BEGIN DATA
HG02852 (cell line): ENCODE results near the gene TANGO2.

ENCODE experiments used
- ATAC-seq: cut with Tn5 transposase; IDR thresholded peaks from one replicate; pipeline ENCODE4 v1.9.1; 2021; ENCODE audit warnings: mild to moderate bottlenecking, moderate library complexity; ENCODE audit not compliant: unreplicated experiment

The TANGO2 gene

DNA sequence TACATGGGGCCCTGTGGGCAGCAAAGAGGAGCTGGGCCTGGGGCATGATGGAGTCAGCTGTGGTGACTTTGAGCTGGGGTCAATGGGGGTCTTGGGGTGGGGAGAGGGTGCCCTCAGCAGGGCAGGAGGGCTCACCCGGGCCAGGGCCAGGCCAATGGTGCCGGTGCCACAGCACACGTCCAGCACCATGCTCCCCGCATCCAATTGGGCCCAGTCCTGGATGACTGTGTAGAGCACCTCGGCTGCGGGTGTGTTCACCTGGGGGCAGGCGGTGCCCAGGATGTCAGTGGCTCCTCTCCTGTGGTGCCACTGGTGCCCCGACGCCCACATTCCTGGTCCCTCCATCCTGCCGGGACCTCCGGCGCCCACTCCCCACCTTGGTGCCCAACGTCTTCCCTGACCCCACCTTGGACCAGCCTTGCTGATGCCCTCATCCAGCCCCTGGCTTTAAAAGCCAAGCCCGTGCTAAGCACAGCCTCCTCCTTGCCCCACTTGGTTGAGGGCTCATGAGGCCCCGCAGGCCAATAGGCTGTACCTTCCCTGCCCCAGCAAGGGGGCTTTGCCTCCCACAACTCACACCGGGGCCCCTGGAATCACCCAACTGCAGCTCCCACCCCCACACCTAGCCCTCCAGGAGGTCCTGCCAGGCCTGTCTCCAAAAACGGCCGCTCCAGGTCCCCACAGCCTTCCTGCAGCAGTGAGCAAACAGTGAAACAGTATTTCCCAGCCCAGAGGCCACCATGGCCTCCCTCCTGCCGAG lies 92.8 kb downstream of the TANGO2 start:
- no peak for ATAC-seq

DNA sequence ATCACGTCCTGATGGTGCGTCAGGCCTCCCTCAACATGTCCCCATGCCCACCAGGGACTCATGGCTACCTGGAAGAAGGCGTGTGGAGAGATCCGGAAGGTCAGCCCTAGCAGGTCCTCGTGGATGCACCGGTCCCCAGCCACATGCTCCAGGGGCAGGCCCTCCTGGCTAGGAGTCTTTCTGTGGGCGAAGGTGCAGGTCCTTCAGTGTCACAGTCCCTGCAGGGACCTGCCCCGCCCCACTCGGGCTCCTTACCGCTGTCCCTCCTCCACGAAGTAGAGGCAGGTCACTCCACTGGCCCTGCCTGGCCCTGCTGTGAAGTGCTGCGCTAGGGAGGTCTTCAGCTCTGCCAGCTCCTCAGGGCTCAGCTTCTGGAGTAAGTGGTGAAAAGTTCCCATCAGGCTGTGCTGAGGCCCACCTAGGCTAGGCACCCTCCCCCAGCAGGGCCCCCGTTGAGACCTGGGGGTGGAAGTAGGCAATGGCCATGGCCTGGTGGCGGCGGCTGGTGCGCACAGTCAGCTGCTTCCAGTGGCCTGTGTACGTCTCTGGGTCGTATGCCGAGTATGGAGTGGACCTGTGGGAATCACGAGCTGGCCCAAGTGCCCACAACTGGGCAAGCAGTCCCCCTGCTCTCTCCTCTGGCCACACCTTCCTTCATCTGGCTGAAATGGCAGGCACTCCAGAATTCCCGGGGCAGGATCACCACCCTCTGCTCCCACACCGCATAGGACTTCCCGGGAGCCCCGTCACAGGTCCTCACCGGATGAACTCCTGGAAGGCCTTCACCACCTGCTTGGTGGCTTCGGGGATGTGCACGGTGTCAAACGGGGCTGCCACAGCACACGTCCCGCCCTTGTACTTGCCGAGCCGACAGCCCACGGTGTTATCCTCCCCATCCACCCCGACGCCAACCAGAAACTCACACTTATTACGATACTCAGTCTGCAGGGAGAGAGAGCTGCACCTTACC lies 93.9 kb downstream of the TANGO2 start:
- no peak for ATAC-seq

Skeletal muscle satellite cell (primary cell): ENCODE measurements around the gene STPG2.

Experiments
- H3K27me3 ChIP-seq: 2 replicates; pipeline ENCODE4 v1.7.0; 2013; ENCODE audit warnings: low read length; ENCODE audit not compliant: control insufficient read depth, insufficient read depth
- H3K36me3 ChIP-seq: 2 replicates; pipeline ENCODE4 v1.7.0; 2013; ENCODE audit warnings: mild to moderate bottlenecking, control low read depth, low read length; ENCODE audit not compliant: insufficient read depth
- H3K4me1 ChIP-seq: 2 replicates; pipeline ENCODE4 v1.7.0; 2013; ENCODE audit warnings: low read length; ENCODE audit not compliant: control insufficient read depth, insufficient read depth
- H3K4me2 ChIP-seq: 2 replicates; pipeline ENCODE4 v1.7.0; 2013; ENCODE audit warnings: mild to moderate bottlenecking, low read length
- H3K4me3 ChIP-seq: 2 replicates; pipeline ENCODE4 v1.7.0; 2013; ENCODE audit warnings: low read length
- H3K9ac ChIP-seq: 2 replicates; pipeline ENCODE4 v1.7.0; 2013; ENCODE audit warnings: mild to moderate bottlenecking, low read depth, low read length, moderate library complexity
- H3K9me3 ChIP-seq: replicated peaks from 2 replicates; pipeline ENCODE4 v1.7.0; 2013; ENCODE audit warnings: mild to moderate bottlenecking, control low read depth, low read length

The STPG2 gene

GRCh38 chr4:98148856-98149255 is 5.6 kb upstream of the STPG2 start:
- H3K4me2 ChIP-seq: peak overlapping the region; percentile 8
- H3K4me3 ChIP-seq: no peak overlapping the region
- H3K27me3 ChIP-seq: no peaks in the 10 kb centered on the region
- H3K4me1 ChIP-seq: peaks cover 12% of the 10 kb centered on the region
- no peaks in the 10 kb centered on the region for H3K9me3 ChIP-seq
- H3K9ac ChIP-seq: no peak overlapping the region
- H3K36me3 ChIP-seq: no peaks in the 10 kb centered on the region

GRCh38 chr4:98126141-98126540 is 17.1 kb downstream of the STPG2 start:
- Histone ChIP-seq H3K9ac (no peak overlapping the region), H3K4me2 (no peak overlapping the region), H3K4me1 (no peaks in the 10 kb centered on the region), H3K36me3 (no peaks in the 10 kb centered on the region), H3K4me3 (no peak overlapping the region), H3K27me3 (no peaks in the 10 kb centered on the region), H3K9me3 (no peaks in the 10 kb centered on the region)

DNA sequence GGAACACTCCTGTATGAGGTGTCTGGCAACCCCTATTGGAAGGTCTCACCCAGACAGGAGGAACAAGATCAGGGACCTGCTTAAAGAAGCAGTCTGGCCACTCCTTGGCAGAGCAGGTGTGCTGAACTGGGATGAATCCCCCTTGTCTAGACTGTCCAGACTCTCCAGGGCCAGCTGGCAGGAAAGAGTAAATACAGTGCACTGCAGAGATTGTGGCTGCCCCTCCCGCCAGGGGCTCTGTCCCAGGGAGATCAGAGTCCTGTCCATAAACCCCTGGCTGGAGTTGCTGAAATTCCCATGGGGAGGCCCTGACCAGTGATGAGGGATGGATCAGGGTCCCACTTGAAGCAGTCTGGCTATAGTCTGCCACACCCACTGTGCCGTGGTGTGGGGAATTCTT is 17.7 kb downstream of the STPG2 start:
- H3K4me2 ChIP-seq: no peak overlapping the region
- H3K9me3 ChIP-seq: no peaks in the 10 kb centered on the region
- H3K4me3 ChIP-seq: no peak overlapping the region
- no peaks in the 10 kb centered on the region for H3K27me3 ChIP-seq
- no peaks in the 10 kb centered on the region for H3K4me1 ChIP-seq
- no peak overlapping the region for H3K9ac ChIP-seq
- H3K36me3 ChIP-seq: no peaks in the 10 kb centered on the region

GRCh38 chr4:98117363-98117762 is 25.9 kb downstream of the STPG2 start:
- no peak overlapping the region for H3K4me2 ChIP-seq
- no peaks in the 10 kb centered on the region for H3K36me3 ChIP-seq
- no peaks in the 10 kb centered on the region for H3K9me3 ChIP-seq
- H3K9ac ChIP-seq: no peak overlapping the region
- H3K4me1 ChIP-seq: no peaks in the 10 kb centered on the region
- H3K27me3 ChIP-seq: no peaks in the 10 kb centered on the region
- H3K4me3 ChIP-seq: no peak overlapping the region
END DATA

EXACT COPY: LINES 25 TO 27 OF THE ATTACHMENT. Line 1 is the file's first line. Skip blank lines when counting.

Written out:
- H3K9ac ChIP-seq: no peak overlapping the region
- H3K36me3 ChIP-seq: no peaks in the 10 kb centered on the region

GRCh38 chr4:98126141-98126540 is 17.1 kb downstream of the STPG2 start: